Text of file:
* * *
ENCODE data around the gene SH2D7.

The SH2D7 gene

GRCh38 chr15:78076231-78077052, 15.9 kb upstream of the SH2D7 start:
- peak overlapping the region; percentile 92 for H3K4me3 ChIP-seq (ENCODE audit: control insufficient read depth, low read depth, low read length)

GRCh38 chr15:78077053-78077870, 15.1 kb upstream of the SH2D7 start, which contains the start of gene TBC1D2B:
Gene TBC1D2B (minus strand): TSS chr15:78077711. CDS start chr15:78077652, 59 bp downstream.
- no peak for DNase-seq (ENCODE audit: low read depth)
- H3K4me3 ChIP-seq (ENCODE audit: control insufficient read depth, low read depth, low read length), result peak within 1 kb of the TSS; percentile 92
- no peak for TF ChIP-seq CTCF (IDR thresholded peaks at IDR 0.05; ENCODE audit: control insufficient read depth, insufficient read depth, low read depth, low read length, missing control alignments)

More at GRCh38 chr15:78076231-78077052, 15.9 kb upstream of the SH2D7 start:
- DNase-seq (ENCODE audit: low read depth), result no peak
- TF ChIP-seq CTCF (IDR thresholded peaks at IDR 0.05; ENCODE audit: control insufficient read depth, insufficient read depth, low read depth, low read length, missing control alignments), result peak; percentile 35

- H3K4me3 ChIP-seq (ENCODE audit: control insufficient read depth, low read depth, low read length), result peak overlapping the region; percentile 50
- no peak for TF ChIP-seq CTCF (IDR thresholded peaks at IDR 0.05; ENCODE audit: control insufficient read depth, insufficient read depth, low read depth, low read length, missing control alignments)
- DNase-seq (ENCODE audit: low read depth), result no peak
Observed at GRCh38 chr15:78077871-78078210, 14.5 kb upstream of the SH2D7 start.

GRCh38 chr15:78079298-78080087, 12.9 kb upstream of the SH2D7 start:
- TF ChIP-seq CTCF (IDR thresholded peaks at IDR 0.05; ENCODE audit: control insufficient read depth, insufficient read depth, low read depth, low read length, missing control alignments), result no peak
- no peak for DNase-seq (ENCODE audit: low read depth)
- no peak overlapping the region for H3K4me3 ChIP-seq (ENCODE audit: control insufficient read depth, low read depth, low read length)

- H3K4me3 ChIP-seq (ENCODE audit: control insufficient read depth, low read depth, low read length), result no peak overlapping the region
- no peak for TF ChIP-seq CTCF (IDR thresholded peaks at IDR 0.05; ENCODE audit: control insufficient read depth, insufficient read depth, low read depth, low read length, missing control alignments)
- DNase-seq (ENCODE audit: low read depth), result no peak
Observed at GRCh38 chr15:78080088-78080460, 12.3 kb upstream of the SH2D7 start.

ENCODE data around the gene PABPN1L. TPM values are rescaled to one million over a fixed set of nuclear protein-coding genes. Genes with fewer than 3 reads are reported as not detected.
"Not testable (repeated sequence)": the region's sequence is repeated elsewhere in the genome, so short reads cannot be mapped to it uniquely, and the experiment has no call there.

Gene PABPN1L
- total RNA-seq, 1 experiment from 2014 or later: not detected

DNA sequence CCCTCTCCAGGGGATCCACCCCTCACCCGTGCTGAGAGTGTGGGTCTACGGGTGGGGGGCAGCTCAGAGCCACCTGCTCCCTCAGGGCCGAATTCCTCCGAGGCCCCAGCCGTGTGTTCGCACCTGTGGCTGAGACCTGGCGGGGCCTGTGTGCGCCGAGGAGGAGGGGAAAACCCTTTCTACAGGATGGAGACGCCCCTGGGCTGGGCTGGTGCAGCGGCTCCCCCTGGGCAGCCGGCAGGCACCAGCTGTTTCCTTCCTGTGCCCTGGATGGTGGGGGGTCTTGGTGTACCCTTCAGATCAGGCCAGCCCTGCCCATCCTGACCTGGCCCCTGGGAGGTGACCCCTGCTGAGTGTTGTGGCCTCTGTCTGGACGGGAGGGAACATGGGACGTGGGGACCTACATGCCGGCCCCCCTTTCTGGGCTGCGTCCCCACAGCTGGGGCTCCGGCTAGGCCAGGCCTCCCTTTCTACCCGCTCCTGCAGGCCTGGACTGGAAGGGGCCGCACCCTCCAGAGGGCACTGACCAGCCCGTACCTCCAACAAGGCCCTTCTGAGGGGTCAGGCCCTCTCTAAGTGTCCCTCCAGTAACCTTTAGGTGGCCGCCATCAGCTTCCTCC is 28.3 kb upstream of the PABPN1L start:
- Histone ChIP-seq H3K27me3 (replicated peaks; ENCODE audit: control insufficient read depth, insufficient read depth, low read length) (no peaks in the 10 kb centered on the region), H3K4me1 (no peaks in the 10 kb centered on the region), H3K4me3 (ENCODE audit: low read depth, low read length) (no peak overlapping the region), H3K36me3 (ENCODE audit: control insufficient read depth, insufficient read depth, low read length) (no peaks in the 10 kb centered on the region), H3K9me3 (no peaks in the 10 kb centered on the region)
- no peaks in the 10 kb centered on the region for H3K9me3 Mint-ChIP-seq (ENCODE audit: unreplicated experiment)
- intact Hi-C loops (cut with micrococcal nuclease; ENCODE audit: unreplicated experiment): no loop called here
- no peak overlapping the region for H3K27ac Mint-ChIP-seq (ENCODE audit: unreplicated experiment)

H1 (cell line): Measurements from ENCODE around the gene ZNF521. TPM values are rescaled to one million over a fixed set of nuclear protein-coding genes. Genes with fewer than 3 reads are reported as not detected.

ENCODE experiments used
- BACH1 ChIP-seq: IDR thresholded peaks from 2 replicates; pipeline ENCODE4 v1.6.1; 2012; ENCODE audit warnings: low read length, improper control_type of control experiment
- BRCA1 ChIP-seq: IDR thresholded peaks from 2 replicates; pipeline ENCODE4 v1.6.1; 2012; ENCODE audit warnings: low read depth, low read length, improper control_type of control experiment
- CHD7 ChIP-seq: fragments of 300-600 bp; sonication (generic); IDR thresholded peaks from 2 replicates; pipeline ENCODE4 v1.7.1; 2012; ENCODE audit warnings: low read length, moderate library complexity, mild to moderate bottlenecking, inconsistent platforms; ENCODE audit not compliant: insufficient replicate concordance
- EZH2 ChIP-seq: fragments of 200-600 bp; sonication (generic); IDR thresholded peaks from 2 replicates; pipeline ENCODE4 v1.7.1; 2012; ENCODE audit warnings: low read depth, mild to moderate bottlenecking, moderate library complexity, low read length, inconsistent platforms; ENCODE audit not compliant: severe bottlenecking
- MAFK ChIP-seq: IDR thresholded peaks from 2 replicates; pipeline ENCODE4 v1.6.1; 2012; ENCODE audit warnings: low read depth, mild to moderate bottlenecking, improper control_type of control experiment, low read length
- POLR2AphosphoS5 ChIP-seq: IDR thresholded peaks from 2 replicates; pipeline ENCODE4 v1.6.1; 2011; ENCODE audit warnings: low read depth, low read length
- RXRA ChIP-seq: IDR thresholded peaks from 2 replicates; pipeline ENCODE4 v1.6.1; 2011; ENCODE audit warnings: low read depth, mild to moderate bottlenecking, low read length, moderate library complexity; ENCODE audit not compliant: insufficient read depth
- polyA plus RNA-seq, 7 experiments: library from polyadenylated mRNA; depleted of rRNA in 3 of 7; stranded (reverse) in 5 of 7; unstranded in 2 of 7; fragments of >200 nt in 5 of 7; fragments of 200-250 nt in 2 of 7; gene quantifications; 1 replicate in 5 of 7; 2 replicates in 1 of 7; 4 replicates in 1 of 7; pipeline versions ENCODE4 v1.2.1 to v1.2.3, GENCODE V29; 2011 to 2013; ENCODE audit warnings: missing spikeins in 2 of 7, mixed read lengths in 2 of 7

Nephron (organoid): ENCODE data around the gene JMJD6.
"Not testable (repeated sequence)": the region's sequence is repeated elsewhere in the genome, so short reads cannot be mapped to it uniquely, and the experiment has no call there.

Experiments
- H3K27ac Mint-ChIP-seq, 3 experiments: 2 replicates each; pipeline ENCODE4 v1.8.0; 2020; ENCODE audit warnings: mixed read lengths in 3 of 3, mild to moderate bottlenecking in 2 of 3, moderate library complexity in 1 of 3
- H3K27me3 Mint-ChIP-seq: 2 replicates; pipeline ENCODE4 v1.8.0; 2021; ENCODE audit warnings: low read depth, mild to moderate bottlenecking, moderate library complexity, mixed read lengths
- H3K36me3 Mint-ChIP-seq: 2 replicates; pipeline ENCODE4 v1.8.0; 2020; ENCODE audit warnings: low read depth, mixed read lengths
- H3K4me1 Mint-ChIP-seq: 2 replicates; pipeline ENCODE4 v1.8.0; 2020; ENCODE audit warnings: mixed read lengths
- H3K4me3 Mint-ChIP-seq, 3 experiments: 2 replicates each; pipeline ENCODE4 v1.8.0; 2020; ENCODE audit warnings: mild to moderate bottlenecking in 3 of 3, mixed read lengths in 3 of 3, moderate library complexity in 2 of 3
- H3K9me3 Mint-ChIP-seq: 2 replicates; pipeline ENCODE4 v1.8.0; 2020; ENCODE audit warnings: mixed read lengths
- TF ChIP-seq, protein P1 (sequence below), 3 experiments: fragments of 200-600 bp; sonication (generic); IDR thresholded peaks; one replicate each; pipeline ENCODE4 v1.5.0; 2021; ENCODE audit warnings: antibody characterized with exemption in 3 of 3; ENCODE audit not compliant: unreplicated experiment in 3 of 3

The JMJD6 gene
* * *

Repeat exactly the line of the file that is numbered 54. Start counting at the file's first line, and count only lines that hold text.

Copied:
The JMJD6 gene